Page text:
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Runners With Wife And Everyday Sexism In Sports

I have been running for four years now and I have been female for 27 years.

A few days ago, I was reading online about the South Asian Games taking place in the North East. The report stated that the women who were participating in the 4X400 relay team had been put up in guest rooms in a local institute 20kms away from the venue while the men’s team was staying in a 4 star hotel. “Our coach and recovery expert are staying at the hotel while we are stuck here. How do you expect to us top plan for our events?” complained one of the athletes.

Earlier this month I sat in front of my computer system biting my nails and constantly refreshing the news website. I heaved a sigh of relief that the Supreme Court of India announced a curative plea on Section 377, a draconian law which criminalizes non peno-vaginal sex. It was a minor victory but this could mean that in the near future, a substantial part of the Indian population may no longer be criminalized for simply choosing who they love.  

I have been running for four years now and I have been female for 27 years. I love to run. Most weeks I pull myself off my bed and stumble to Bangalore’s Cubbon Park (where this event is slated to take place) and run at least 10km. I listen to music and tune into nature. I meet my friends and we talk race strategies and sometimes we talk about our lives. Some of my friends are men, some of them are women and all of them are dedicated to running. While there aren’t as many women in the amateur running world as men, I have seen the numbers grow these past few years. Some of these women are married and some aren’t but they all work hard. They are brave too. Women who train in India often have to be wary of street harassers and eve teasers. I even know women who have been forced by their families to stop running. Women fight a lot of obstacles before they even tie their laces to go for a run.

Runners with Wife!

Two days ago I was scrolling down my Facebook feed when a running event caught my eye – Runners with Wife. The event was billed as a celebration of Valentine’s Day and would be held on February 14th in Bangalore. It features a 5k race where participants have to run for four kilometers and then carry their partners for one kilometer.

While the description is careful to use the word “partner” everywhere and even invites singles for the event (no you won’t win anything single people for you have lost in love), I couldn’t shake off its title – Runners with Wife. What on earth did that imply? Did it imply that only cis-gendered, heterosexual men are runners who have wives and only they can take part in it? Did it imply a Valentine’s Day event (a day meant for love, an emotion that has no gender) was meant for heterosexual men?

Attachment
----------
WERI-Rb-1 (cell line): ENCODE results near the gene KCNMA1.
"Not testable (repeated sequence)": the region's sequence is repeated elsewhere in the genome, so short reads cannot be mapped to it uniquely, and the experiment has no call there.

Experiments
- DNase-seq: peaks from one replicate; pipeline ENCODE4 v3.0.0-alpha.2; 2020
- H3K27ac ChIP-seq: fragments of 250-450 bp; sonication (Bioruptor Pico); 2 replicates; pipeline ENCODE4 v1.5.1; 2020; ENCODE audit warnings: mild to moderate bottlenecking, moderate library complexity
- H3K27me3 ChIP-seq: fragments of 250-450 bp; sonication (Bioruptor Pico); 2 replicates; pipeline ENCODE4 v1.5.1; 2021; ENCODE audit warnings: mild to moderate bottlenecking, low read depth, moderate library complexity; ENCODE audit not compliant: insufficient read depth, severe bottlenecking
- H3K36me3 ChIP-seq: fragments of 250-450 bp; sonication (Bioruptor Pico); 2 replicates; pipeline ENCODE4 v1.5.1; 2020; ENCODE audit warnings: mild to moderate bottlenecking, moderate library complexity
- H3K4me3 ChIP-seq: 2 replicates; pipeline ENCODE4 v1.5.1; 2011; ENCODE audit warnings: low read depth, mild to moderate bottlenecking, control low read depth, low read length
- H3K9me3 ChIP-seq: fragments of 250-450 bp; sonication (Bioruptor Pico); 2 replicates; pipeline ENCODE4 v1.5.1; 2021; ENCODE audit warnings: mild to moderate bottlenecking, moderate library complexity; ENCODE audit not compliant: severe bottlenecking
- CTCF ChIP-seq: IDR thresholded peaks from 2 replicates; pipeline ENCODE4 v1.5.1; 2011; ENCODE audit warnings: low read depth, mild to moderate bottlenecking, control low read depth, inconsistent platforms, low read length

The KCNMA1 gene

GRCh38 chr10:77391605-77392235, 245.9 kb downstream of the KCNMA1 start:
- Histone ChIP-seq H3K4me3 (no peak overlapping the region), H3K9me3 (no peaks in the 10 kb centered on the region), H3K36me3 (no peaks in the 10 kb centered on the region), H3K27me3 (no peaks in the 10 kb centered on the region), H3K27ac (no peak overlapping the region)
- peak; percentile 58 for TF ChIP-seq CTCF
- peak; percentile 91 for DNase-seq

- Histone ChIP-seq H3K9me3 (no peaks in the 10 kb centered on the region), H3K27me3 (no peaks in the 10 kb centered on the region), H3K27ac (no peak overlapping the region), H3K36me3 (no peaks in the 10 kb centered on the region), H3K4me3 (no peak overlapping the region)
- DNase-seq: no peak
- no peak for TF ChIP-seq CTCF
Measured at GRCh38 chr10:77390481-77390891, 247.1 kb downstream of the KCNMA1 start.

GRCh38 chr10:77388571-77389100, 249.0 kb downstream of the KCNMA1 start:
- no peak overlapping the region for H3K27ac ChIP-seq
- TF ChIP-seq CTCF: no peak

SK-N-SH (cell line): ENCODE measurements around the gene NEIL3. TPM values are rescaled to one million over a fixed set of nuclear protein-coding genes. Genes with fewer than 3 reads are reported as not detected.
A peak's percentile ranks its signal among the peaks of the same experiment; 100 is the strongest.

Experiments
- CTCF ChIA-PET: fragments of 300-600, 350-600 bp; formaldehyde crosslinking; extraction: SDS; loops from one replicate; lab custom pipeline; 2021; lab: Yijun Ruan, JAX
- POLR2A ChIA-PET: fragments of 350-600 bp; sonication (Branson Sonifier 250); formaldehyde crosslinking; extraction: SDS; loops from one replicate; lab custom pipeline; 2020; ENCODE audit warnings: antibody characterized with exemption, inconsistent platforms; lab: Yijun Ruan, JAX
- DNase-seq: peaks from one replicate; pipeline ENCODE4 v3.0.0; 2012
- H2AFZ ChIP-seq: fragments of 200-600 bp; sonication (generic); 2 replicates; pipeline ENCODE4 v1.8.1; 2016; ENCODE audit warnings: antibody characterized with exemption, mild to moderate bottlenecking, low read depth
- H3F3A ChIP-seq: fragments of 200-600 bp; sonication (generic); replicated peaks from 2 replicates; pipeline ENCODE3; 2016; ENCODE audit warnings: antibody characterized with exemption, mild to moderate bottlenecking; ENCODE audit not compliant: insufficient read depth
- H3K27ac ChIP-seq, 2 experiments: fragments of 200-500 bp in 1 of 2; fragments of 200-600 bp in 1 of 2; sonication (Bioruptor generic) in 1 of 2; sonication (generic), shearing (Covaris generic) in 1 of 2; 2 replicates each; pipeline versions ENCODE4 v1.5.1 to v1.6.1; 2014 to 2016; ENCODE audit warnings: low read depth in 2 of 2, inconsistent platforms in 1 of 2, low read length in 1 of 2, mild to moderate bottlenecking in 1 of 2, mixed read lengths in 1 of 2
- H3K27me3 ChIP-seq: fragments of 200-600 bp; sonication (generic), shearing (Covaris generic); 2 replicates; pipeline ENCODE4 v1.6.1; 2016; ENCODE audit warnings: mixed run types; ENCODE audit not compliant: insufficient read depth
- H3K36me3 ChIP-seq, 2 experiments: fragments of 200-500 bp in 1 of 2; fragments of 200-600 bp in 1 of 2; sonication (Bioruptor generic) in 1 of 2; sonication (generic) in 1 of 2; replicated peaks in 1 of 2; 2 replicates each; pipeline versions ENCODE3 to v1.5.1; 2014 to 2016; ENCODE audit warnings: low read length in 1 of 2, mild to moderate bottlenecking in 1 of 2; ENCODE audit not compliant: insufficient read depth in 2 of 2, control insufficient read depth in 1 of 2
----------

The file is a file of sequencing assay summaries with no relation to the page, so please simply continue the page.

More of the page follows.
I commented on the event’s Facebook page to point out these problems out. And while the organizers directed me to the description in the event page that invites everyone, they also told me they wouldn’t change the title. I left the discussion when I knew it was a lost cause. But it didn’t end with me. Others had a problem too and when they raised the same issues, the organizers hilariously equated their Valentine’s Day event to No Shave November (no really). They also stated that they were encouraging men to carry the love of their lives who happened to be wives (yeah I knew all that talk about partners was hogwash right there). They shut down further discussions by saying – “Some folks have too much time on FB. You can utilise this time to address real world issues.” So, I have decided to utilize my time and address some “real world” issues to the organizers.


How everyday sexism in sports affects women

i. Sexism is unfortunately real and quite rampant in the athletic world. Female athletes are often shunted in favor of men. When you choose to close your eyes and ears to the pleas of those who want a more inclusive world, you are very much the problem that we want to eliminate.

ii. I know it’s shocking to you but runners come in all shapes, genders and sexual orientations. There is no real unifying factor amongst us other than the fact we all love to run.  

iii. In my short four years, I have run with those who have battled cancer, amputees, men and women with hearing and visual impairments and those who stared at death in the eye and chose to keep fighting. They have all inspired me. They have instilled in me the passion for seeking the impossible.

iv. If you were actually part of the running world you would know that running is for everyone and it should be for everyone. And if you were actually human you would know, love is for everyone and it should be for everyone.  

Really, why can’t the event be Runners with Love?

Your move.

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